An editorial / By Dale McFeatters
Scripps Howard News Service
November 13, 2005
The statement begins by saying that the state requires that students study Darwin's theory of evolution and then disingenuously adds, "Because Darwin's Theory is a theory, it is still being tested as new evidence is being discovered," as if the theory itself was not settled science.
The statement then goes on to make a pitch for intelligent design, "an explanation of the origin of life that differs from Darwin's view. The reference book, 'Of Pandas and People,' is available for students to see if they would like to explore this view in an effort to gain an understanding of what Intelligent Design actually involves."
The board members' Web site goes further and suggests that there is scientific support for intelligent design, which overwhelmingly there is not.
A group of parents sued the board - the judge's decision is still pending - but on Tuesday all eight members of the board up for re-election were voted out by a slate of candidates pledged, along with many other worthy plans, to scrap the statement.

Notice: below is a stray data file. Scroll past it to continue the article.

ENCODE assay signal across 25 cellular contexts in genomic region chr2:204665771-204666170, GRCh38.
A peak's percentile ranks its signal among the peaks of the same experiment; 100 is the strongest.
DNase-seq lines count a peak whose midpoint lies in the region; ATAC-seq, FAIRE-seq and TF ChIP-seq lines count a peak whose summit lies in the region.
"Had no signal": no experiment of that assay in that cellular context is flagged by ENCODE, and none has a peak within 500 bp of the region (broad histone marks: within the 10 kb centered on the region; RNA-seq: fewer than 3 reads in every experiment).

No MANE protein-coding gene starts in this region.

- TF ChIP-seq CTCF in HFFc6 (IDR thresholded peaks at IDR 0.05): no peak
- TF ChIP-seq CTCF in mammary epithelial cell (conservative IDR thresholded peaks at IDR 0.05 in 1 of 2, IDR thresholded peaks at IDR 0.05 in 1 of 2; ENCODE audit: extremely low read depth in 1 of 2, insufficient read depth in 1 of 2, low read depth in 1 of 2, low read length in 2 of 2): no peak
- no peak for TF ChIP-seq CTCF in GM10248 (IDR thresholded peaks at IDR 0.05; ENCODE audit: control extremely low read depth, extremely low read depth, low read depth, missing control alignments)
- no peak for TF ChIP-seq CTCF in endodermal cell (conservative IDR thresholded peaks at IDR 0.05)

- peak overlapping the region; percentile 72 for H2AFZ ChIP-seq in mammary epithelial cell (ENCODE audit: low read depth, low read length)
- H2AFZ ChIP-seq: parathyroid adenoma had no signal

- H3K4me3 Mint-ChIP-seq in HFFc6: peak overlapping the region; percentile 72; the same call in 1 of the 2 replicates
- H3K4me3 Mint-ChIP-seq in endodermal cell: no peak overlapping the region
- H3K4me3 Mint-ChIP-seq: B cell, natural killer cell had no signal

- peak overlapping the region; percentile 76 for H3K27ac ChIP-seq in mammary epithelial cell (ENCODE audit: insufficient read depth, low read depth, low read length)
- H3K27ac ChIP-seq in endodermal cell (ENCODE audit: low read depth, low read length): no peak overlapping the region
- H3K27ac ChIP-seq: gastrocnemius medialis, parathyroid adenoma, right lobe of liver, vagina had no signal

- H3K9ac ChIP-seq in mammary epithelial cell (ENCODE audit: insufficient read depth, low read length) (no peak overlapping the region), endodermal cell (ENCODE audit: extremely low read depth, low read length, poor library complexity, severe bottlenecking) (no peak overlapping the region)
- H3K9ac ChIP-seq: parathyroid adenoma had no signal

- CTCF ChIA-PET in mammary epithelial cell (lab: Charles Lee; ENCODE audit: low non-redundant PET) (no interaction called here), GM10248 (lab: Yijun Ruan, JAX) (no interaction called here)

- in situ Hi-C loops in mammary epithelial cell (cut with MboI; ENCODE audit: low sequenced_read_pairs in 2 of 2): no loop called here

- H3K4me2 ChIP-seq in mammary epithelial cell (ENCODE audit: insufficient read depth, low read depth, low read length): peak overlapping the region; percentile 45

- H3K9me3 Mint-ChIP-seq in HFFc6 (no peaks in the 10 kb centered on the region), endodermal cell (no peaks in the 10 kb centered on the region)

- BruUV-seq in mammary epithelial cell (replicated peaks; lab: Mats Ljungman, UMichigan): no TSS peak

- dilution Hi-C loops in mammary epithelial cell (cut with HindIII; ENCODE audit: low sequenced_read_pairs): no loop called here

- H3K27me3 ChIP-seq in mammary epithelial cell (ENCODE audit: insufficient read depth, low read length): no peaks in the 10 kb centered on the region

It didn't take long for the Rev. Pat Robertson to weigh in on the election results. "I'd like to say to the good citizens of Dover: If there is a disaster in your area, don't turn to God. You just rejected him from your city," he said on his "700 Club" show.
Later, in trying to explain away his remarks, Robertson reinforced them: "If they have future problems in Dover, I recommend they call on Charles Darwin. Maybe he can help them."
Meanwhile, the Kansas board of education, while denying it was doing so, rewrote its standards for teaching science in a way that allows for the teaching of intelligent design.
But Robertson's remarks support the theory that intelligent design is creationism dressed up in a lab coat and, in the minds of its supporters, a means of getting the biblical explanation of mankind's origins into the public-school curriculum.
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